After finishing a large project in my first year, I had the opportunity to carve out my work in my second. An opportunity that’s been both beautiful and terrifying at the same time. I tried to make good use of it by exploring, testing, and executing. Also got some results along the way.
Took an interest in marketing
Last year, with the product documentation upgraded to a more acceptable level, I began experimenting with landing pages, white papers, and comic scripts among other things. In a few weeks, these things sparked my interest in marketing. The idea of using words and visuals to communicate with a mass audience that wants to hear from you; to present a solution to their problems, to help them discover and adapt that solution, I liked the idea of being able to do such things.
But there was a tiny problem—I knew nothing about marketing. Okay, I did have a writing background, won awards for quality and bringing in most views in my previous organization. But this was real, I had very little guidance and had to figure out everything from scratch. What to do? How to do? How to choose? And most importantly, where to even start?!
Taught myself something about it
But marketing had my interest so much so that I committed a good chunk of time in the first two months of this cycle to teach myself something about it. Now, marketing being a broad and deep area, the possibilities seemed endless. I began understanding what’s what like SEO, ads, social media, content marketing, emails, copywriting, and so on.
There are two broad approaches to marketing—the science part to deal with analytics, data, and budgets; the art part to truly understand your audience and capture them with your words and user experience.
Started off organic
Before I talk about art and science let me go over what I did for most of my second year—organic marketing.
Equipped with my core competency in writing and no expertise to show for in handling a budget for ads, I set out to start organic, partly because I knew I could achieve something with it, partly because I was scared to pick up something unknown. But I rarely make emotional decisions, so logically, organic and content marketing is a bedrock to build first since it’ll grow over time and doesn’t need constant spending. There were also other reasons to not go for ads even though that’s the first thing to occur in people’s minds when they hear the word marketing.
So what is organic marketing? It’s achieving sustainable growth naturally over a longer period of time without spending any money on advertisements. Think mostly blogs and landing pages done with SEO and understanding what people are searching for. You put out good content, people search for it and visit your blog if they see it in the search results. (Not quite simple since getting to Google’s first page is no joke, more on that later).
Initially, I spent a little too many days reading about all this which is when Rushabh pushed to start shipping with a snippy comment “What is Prasad doing? He’s reading blogs, not writing any”. This made me laugh a bit but it was time to do something.
I started with basic blogs like “What is ERP” and worked my way towards more complex topics like bill of materials. I didn’t fuss too much over minute details. Since things like the length of a blog don’t really matter and bigger doesn’t always mean better but I do want to brag about being able to pull off a 6,100 word blog on lean manufacturing so give it a read if you will.
So now we’ll talk about my understanding of science and art in marketing.
Starting with science
“SEO”—some people think it’s the magic bullet, while some like our founder have grown averse to the word to an almost disgusted level. While it’s no magic solution, it’s also not so bad either. The multitude of subpar articles flooding the web are to blame. Many are written just for the sake of writing and give SEO a bad name. A quick google search for any topic of your interest will show at least 2-3 articles written to be “SEO optimized” and reader ignorant.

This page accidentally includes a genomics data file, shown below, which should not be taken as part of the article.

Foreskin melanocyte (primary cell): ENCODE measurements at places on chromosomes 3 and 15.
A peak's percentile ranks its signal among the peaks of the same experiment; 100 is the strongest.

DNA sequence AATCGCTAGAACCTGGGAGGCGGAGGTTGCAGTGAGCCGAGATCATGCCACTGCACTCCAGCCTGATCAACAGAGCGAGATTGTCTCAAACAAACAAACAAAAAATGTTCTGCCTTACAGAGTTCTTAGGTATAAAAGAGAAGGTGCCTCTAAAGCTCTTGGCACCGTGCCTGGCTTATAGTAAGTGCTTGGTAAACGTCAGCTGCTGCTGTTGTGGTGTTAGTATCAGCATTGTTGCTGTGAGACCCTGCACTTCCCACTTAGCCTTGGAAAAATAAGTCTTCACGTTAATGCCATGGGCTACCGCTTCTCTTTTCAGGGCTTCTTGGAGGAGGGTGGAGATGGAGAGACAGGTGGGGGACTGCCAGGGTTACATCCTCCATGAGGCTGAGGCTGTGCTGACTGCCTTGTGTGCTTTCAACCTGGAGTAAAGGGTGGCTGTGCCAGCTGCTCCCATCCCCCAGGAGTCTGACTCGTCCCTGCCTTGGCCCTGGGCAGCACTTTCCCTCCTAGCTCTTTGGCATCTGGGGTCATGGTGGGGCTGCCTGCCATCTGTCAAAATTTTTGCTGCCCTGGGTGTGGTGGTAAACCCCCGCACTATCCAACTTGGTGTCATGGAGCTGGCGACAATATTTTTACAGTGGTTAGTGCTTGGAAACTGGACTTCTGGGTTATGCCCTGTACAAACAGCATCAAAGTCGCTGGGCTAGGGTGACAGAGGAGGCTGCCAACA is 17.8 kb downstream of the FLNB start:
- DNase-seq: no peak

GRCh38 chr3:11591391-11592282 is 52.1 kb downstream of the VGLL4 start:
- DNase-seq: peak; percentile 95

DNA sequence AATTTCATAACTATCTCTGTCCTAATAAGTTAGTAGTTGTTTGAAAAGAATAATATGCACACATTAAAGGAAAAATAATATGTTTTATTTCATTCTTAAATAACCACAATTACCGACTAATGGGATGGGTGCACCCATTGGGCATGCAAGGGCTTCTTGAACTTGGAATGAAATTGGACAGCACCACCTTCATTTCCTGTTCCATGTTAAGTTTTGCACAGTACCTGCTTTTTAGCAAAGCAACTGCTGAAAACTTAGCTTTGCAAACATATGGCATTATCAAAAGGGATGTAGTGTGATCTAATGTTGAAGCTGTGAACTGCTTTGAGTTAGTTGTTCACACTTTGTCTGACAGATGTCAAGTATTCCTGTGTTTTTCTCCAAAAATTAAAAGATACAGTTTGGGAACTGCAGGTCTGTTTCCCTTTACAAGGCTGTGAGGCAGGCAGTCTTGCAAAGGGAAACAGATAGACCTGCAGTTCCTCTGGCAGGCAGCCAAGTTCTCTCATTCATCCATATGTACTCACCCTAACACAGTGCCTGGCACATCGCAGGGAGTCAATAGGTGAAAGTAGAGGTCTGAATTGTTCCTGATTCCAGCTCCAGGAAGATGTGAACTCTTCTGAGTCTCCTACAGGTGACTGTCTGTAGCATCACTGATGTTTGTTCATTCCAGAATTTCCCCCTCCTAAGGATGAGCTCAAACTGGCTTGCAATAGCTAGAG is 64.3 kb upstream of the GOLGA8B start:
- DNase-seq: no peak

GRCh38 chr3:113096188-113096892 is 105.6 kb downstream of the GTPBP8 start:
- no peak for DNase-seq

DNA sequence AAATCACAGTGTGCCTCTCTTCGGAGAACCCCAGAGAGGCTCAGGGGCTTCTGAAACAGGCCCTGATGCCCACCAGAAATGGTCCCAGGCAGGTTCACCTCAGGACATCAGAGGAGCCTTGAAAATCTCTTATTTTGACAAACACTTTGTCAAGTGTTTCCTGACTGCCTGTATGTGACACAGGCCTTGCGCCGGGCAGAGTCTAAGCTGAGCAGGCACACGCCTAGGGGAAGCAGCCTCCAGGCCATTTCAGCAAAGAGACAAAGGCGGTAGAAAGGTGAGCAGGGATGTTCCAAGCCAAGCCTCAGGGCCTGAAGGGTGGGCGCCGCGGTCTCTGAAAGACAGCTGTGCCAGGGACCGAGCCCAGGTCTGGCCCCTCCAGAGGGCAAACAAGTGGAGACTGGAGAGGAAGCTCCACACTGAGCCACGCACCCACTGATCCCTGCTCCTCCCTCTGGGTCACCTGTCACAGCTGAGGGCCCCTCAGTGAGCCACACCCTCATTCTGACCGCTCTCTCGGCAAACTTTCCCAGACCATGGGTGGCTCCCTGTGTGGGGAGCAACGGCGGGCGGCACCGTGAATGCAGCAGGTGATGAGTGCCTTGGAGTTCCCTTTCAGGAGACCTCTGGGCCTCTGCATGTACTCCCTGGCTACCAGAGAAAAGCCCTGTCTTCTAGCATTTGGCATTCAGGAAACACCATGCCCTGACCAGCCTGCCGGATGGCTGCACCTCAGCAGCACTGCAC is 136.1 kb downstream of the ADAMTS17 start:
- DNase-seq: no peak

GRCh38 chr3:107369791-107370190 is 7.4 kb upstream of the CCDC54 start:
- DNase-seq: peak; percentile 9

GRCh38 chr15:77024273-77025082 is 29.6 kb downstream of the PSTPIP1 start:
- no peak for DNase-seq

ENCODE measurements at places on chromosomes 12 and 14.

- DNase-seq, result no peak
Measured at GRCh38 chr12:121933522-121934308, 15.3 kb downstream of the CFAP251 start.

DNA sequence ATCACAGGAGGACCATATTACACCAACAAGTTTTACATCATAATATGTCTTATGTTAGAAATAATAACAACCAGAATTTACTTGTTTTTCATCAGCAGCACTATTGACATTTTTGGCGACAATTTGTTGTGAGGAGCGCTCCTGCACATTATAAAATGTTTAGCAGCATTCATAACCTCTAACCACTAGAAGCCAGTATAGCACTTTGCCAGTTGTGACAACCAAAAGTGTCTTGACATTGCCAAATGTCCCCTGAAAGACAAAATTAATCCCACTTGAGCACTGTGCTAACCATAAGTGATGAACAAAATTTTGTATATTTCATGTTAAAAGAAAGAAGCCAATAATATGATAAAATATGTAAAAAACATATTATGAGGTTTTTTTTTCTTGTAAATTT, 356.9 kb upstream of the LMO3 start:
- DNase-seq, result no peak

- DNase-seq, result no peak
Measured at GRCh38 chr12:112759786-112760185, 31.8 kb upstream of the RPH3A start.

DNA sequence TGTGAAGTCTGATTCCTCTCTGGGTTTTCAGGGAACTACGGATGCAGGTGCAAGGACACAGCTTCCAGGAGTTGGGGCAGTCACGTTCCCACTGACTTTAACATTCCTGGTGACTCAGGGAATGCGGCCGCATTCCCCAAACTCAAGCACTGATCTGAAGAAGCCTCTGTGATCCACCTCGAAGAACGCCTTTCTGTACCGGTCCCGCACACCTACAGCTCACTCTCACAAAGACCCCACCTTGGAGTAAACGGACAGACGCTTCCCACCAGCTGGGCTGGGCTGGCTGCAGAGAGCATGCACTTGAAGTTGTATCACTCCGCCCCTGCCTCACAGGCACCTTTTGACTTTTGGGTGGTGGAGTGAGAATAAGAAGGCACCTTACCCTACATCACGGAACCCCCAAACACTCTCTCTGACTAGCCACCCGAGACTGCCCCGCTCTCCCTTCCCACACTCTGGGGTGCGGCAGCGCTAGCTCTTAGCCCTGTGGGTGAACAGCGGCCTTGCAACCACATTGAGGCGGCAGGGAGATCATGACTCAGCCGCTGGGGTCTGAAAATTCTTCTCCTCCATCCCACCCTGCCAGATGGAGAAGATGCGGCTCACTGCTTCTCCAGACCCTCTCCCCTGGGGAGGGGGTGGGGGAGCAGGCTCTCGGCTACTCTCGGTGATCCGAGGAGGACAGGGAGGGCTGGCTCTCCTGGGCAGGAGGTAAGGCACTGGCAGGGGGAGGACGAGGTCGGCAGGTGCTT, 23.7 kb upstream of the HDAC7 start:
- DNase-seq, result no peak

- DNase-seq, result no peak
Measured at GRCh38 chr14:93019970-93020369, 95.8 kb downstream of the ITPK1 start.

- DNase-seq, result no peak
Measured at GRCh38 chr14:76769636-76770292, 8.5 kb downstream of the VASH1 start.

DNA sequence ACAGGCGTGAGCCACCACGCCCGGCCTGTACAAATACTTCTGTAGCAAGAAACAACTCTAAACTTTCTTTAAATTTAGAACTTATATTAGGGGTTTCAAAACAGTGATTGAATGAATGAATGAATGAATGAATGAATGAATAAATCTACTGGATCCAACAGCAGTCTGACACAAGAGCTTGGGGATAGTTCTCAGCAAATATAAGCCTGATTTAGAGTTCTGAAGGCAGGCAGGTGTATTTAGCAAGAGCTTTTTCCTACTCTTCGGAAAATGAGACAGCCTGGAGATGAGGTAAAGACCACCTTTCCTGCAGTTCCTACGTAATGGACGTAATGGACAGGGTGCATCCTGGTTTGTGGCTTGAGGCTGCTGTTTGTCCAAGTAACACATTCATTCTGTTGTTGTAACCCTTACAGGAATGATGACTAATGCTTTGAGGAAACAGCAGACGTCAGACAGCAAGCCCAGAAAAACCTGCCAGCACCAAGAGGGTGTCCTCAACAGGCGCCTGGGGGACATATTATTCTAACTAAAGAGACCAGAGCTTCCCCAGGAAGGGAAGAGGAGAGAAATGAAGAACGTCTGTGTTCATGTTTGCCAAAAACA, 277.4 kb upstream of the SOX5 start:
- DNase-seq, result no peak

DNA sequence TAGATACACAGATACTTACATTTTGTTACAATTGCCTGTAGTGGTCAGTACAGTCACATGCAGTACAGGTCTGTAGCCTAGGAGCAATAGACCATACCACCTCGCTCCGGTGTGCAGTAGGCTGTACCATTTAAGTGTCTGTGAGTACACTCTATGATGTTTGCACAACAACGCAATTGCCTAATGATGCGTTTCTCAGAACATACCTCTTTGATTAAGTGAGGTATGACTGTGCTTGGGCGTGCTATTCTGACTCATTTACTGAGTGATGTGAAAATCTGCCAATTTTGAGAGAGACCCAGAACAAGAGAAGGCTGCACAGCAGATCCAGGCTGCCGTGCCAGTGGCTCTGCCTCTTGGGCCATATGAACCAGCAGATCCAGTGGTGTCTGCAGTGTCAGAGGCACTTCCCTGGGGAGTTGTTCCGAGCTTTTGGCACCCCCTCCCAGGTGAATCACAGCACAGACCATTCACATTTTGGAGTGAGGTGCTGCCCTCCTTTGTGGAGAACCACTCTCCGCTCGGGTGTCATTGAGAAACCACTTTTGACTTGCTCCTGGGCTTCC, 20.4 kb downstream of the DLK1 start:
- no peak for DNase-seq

Anyway, it’s where I started after a decent understanding of SEO and organic marketing. SEO and user intent were the foundation to my content strategy, a lot of which I learned from marketing leaders like Tim Soulo from Ahrefs, Brian Dean from Backlinko, and Neil Patel. My approach was looking up keywords in different topics, forming outlines, and filling them up to form blogs. Titles, subtitles, and headlines had to be pretty good, clickbaity even but there was no bait, only quality content.
Later on, I optimized some parts of content for enhancing the Google rankings. I understood a bit more every month. Things to consider before writing like search volume, search difficulty and ones after writing like rankings, linking, and traffic sources.
Balancing with art
As someone with a scientifically inclined mind, I leaned towards metrics, data, understanding the funnel, and other things. However, our founder, Rushabh is someone with an artistically inclined mind who balanced out my approach for the better. In my earlier days this year, he showed me that while my articles were competent and sound, they could be better, better to read and more useful to the reader. Although feedback from him was sparse, I picked up quickly and ensured to proofread, self-critique, and make my pieces better every time, even if just a little more than the last time. Now, after a year, my blogs are smoother to read, well structured, and informative to the reader.
But the art I refer to here is not limited to writing blogs. A few months ago, I presented a proposal to run a campaign, it was operationally well thought out—who to target, where to show, how much to spend, and when to spend. The problem? The messaging and targeting lacked depth. My misconception of “let’s do a simple promotion campaign” was set straight and I noted down feedback. I will give this another go after better understanding and ironing out a few other areas.
And there’s still more, recently I learned that there should be a vision to doing things. After all, that’s one of the most important traits in leadership. As I take baby steps and learn, I do aspire to be a leader in a few years. But setting a vision for anything, marketing of all things, would require tremendous depth. To tell a memorable story that connects and resonates with the audience in everything that a brand does. This isn’t something you can consciously think about and pull out of a hat on a Tuesday, well, unless you’ve done it before and are a branding genius. So I’ve been reading and trying to understand big brands and why they’re memorable. I’ll write about it if I figure out something!
The ideal approach is a balance of both
Coming to the science vs art approach in marketing, both are important. You can’t create a funnel and spend on ads without art, understanding your audience, and crafting good messaging. At the same time, you can’t just throw things out without a sound understanding of your funnel, metrics, and data. After all, how will you improve if you don’t measure and draw insights?